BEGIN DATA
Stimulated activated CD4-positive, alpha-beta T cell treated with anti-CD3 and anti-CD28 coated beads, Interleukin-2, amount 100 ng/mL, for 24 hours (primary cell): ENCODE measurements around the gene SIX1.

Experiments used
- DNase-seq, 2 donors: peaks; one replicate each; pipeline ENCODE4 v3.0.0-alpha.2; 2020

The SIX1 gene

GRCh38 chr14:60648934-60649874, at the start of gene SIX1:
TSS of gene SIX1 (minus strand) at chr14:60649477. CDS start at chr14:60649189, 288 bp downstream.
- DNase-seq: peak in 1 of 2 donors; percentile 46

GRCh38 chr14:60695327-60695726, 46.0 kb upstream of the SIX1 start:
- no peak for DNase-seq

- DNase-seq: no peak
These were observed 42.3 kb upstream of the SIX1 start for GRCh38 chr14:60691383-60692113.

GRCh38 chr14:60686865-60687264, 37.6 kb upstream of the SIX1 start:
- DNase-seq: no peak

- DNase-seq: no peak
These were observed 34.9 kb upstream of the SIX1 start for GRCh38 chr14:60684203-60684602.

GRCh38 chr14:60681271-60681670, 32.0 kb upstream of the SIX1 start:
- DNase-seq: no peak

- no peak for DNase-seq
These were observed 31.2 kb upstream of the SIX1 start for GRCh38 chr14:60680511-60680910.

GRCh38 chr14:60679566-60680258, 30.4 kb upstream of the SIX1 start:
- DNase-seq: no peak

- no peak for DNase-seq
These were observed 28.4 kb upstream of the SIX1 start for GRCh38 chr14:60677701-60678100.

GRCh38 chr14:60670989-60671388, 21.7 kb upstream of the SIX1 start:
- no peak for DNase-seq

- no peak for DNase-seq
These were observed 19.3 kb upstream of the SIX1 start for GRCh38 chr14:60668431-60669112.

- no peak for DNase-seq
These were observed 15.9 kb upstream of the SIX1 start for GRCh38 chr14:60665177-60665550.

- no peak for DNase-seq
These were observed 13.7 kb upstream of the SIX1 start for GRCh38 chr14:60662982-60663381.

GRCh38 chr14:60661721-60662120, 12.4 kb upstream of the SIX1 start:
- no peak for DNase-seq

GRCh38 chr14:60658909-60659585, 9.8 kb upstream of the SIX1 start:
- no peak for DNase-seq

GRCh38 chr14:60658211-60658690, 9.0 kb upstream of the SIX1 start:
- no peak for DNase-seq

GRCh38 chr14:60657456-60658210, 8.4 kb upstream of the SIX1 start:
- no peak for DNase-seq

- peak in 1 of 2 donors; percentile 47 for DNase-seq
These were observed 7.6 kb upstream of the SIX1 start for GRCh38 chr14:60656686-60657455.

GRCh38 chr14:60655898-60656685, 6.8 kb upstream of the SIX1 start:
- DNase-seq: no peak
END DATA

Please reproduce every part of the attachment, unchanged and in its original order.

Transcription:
Stimulated activated CD4-positive, alpha-beta T cell treated with anti-CD3 and anti-CD28 coated beads, Interleukin-2, amount 100 ng/mL, for 24 hours (primary cell): ENCODE measurements around the gene SIX1.

Experiments used
- DNase-seq, 2 donors: peaks; one replicate each; pipeline ENCODE4 v3.0.0-alpha.2; 2020

The SIX1 gene

GRCh38 chr14:60648934-60649874, at the start of gene SIX1:
TSS of gene SIX1 (minus strand) at chr14:60649477. CDS start at chr14:60649189, 288 bp downstream.
- DNase-seq: peak in 1 of 2 donors; percentile 46

GRCh38 chr14:60695327-60695726, 46.0 kb upstream of the SIX1 start:
- no peak for DNase-seq

- DNase-seq: no peak
These were observed 42.3 kb upstream of the SIX1 start for GRCh38 chr14:60691383-60692113.

GRCh38 chr14:60686865-60687264, 37.6 kb upstream of the SIX1 start:
- DNase-seq: no peak

- DNase-seq: no peak
These were observed 34.9 kb upstream of the SIX1 start for GRCh38 chr14:60684203-60684602.

GRCh38 chr14:60681271-60681670, 32.0 kb upstream of the SIX1 start:
- DNase-seq: no peak

- no peak for DNase-seq
These were observed 31.2 kb upstream of the SIX1 start for GRCh38 chr14:60680511-60680910.

GRCh38 chr14:60679566-60680258, 30.4 kb upstream of the SIX1 start:
- DNase-seq: no peak

- no peak for DNase-seq
These were observed 28.4 kb upstream of the SIX1 start for GRCh38 chr14:60677701-60678100.

GRCh38 chr14:60670989-60671388, 21.7 kb upstream of the SIX1 start:
- no peak for DNase-seq

- no peak for DNase-seq
These were observed 19.3 kb upstream of the SIX1 start for GRCh38 chr14:60668431-60669112.

- no peak for DNase-seq
These were observed 15.9 kb upstream of the SIX1 start for GRCh38 chr14:60665177-60665550.

- no peak for DNase-seq
These were observed 13.7 kb upstream of the SIX1 start for GRCh38 chr14:60662982-60663381.

GRCh38 chr14:60661721-60662120, 12.4 kb upstream of the SIX1 start:
- no peak for DNase-seq

GRCh38 chr14:60658909-60659585, 9.8 kb upstream of the SIX1 start:
- no peak for DNase-seq

GRCh38 chr14:60658211-60658690, 9.0 kb upstream of the SIX1 start:
- no peak for DNase-seq

GRCh38 chr14:60657456-60658210, 8.4 kb upstream of the SIX1 start:
- no peak for DNase-seq

- peak in 1 of 2 donors; percentile 47 for DNase-seq
These were observed 7.6 kb upstream of the SIX1 start for GRCh38 chr14:60656686-60657455.

GRCh38 chr14:60655898-60656685, 6.8 kb upstream of the SIX1 start:
- DNase-seq: no peak